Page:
Fantasy is usually segregated; compartmentalized into some far away world with weird places and otherworldly people. It’s almost as if the classic authors thought their fantasies were too bold to fit in the real world, so they spun realms more suitable. The old books, the ones wrought with mechanical typewriters and ink ribbons, are all the same. There’s usually a hand drawn map on the first page with randomly placed mountains and a compass rose. Then comes the narrative or the action or the dialogue but there’s always one constant: the story is somewhere else.
That’s why I’m reading more and more urban fantasy. I just sobered up from a Jim Butcher bender, every second of which I loved, and I’ve been looking for other authors that can offer the same type of fix. I guess I like my wizards with a side of Burger King; my werewolves on Main Street. There’s nothing wrong with juxtaposing fantasy against the mundane of the here and now.
I understand that some of us prefer a complete departure, a mental escape into Mordor, but why not Chicago? I think reality blends seamlessly with fantasy, and if you find an author that does it well, I’d argue that it’s more enjoyable. Urban fantasy isn’t as new as Steampunk (the genre from last week) or as flash fiction (next week), but it’s still a burgeoning style that deserves attention. And I’ve found an absolute ninja of an author to highlight as an example.
Part 2: Urban Fantasy, and Patrick O’Duffy
It takes balls to write exclusively in the narrative. Paragraphs uninterrupted by the artifice of dialogue, with block after block of black words, scare the shit out of most of us. You’ve got to have serious chops to pull it off, and O’Duffy does. He’s like the dark offspring of Ian McEwan and Justin Cronin (but with more parentheses). When I first downloaded his book and started clicking through it on my Kindle, I got a bit worried because there weren’t any quotes in sight, but his intelligent style more than made up for it. His descriptions are only bested by his imagination, and the dude does vocabularic plyometrics without coming across as pompous. The result is a novella full of decadent prose that I read in two sittings.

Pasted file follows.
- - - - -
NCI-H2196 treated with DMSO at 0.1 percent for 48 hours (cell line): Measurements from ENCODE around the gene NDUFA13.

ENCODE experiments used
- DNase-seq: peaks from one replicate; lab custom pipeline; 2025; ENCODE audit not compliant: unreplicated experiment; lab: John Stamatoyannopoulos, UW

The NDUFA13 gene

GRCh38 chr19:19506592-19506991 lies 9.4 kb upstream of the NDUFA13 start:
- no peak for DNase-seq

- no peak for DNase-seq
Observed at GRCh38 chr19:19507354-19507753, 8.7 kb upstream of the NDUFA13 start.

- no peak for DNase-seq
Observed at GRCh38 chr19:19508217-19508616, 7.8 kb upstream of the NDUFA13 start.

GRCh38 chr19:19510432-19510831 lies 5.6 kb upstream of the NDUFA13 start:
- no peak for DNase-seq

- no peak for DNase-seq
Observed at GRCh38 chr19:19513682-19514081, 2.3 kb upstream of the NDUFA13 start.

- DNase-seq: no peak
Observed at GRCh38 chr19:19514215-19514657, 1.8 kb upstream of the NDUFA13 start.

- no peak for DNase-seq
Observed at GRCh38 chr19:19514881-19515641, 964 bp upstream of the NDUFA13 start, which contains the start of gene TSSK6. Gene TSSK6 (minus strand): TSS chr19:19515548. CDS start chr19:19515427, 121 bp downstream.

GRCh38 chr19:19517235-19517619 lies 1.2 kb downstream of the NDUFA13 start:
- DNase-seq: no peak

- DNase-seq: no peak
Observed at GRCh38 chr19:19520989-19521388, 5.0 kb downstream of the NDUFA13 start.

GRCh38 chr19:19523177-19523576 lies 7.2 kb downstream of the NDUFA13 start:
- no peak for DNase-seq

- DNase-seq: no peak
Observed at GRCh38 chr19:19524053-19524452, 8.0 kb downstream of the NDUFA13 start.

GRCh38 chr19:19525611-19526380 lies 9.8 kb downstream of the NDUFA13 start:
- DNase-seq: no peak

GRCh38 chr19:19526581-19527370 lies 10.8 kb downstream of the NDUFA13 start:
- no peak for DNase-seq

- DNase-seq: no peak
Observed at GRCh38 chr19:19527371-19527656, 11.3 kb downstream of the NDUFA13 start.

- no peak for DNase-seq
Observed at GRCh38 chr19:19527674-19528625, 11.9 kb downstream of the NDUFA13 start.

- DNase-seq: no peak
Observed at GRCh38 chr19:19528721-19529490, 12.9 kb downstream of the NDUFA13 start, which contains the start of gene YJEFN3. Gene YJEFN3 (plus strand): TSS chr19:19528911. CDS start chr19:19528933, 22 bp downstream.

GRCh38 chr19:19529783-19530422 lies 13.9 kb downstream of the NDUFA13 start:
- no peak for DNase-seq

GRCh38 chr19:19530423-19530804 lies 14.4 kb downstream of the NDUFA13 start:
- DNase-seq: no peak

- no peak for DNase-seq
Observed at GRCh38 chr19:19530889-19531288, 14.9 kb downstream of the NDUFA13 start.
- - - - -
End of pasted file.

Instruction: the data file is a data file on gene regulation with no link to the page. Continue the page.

O’Duffy is prolific (fifteen different titles are available via his Amazon author page) and I can’t speak for all of his work, but Hotel Flamingo is a simply awesome book. I had one of those “ah shit; why didn’t I think of that?” moments when I started reading it because the premise is truly original and it stands out. Compared to the other self published authors I’ve found, O’Duffy is doing jumping jacks in a field of authors doing sit-ups. The setting of Hotel Flamingo is obviously a hotel, but the work itself is a grouping of small but connected vignettes that are separated by room: 22 characters, 22 rooms. Man that’s cool.
When I asked Patrick about the book, he said he wrote it as an online serial piece. He came up with the idea for a new character in a new room each week, and then he’d write it and post it. He said it was “an attempt to kind of write around a story, rather than straight at it, making a mosaic out of character studies and vignettes that added up to more than the sum of its parts.” That’s a bit hard to believe after reading the piece because it’s all just so fluid.
I’ll finish by saying that Patrick O’Duffy knows what art is; he even comes right out and says it in the middle of his work: “Art achieves its purpose without audience. It’s meaningful even if unacknowledged.” “Art” is one of those terms thrown around far too often, but to Hotel Flamingo, it applies. O’Duffy’s work is meaningful, and it deserves the acknowledgment. Please buy it, please read it.
You can find the book here: http://www.amazon.com/Hotel-Flamingo-ebook/dp/B004XQVOZ2/
Patrick’s other works can be found via his author page here: http://www.amazon.com/Patrick-ODuffy/e/B0034NKLV8
For more, please visit his site here: http://patrickoduffy.com/
The cleaning lady eats time. The manager mourns his multi-gendered parent. A pirate radio DJ listens for God. An accountant prepares to kill again. And that’s only in four rooms of the Hotel Flamingo, where the room service is terrible and reality flakes and crumbles around the edges.
There’s a part of town where the dealers meet, where the forgotten people hide, where reality cracks and peels like cheap wallpaper. Where normal is a dirty word. If you’re in this part of town, maybe you might stay at the Hotel Flamingo – a refuge for resentful angels, feral symbols, disgraced magicians, broken-hearted foundlings, bad dreams, and many others.
22 rooms. 22 characters. One mosaic novella following a tangle of destinies through a hotel packed with weirdness, coincidence, and impossibility.